A small airplane crashes in the sweltering deserts of southern Africa hundreds of miles from civilization. As parallels are drawn between the stranded group of seven passengers and a nearby pack of savage baboons, one of the men's survivalist nature gets the better of him, as he decides his chances of survival would be better if the other men were eliminated one-by-one.Written by
Doug Sederberg <firstname.lastname@example.org>
Exciting and frequently savage adventure set in the African interior.
Sands of the Kalahari sounds as if it is based on a book by Wilbur Smith, but actually it isn't. It features a top-drawer cast, some blazing African location photography, and a genuinely exciting storyline about survival in the wilderness.
The story deals with a plane crash. The survivors find themselves in the middle of the Kalahari desert, close to a barren, rocky outcrop inhabited by baboons. They manage to make a shelter in the rocks and await rescue, but after a while it becomes clear that no-one is coming to look for them. Tensions begin to rise, and various characters react in various ways: Stuart Whitman's character becomes more and more like the savage, primitive monkeys; Nigel Davenport finds himself sexually craving for one of the ladies in the party; Susannah York becomes increasingly flirtatious; Harry Andrews scientifically toils away trying to come up with a rational escape plan; Stanley Baker just deals with the situation in a quietly courageous way.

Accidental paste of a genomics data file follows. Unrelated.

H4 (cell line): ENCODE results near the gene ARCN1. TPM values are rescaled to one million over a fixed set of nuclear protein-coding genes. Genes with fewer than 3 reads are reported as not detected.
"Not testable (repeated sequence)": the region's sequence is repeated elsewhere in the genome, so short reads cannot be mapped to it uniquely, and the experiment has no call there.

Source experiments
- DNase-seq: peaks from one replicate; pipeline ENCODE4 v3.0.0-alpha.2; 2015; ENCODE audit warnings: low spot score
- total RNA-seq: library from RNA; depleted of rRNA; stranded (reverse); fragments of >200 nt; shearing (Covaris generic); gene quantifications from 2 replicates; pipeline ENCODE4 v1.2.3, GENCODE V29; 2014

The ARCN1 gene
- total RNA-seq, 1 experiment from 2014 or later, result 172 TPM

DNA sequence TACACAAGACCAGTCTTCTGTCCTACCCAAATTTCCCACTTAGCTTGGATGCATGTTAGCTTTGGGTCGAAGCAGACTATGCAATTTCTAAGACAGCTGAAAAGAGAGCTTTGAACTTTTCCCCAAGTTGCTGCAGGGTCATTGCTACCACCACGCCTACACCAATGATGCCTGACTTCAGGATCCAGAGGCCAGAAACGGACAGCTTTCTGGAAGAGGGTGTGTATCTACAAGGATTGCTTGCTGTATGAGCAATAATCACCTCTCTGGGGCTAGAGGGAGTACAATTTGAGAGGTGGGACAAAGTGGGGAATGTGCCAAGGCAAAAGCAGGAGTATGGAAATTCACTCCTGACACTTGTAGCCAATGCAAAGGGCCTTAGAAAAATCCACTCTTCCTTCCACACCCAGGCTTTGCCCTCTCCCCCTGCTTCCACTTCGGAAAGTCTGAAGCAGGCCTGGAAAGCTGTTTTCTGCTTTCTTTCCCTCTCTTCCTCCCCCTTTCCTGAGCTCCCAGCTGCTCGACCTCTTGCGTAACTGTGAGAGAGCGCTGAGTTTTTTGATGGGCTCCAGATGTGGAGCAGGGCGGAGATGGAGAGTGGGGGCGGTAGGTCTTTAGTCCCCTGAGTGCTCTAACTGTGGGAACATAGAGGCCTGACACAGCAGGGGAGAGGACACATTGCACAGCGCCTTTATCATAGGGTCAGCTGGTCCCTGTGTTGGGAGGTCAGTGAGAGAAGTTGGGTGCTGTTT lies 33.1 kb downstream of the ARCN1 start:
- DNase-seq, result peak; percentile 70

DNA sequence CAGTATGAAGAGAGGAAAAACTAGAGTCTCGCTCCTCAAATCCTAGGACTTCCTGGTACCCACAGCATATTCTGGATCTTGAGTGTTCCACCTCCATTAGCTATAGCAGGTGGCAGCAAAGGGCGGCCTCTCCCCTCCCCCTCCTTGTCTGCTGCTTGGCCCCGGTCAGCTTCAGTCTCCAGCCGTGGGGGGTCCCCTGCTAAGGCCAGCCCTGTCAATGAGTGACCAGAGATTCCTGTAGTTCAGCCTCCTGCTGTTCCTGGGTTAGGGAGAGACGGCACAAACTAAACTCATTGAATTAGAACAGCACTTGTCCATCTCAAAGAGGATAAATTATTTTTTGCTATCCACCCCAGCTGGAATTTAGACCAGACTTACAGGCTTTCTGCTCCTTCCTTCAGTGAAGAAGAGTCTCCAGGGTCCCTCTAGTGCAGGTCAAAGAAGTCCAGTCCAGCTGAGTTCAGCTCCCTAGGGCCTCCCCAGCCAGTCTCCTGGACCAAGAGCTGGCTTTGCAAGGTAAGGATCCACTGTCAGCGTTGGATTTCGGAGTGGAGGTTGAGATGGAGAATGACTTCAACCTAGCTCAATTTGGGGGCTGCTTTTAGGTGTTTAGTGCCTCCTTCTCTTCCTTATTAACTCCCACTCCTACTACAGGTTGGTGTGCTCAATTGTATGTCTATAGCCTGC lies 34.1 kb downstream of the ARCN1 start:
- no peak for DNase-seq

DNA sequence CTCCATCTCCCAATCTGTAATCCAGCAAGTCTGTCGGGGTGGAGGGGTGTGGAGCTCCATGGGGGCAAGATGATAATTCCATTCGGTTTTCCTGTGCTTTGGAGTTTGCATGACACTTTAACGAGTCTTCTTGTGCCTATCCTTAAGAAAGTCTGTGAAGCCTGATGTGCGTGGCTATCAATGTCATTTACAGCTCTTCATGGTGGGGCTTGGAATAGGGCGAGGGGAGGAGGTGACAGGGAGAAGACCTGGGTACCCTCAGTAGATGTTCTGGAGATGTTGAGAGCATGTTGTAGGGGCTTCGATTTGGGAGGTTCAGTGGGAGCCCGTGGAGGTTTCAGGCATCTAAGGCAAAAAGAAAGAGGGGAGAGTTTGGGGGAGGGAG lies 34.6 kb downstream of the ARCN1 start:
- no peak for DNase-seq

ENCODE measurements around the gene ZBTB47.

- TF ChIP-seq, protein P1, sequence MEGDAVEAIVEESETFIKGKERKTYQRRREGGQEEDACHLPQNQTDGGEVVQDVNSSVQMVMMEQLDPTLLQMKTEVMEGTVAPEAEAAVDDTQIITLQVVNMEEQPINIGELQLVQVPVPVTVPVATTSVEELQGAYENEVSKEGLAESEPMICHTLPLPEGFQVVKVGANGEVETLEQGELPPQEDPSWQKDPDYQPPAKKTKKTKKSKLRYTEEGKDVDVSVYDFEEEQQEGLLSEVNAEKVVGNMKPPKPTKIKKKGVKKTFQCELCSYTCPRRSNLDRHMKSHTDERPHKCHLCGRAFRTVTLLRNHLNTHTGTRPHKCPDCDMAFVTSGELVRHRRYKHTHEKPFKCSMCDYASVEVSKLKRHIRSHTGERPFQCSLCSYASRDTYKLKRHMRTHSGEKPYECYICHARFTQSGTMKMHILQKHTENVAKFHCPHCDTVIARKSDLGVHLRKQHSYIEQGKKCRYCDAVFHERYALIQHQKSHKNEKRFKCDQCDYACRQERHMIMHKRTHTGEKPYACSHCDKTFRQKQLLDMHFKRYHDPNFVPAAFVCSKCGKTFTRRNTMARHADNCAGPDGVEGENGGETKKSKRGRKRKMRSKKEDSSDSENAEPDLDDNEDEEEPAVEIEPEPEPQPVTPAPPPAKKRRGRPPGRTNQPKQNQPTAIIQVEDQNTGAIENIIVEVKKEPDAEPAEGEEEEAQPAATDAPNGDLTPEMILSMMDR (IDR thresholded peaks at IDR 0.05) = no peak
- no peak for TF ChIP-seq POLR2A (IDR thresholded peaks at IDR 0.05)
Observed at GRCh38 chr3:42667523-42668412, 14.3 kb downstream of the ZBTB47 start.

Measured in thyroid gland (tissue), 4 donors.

The film is very exciting. You get to know the characters quite well, and you find yourself considering their plight very seriously and pondering on how you would cope in similar circumstances. The unpredictable nature of Whitman's character and Davenport's character means that you are always on your guard, expecting the unexpected. This is a really good little film, generally forgotten now but well worth seeking out. If you get the chance to view it... do!
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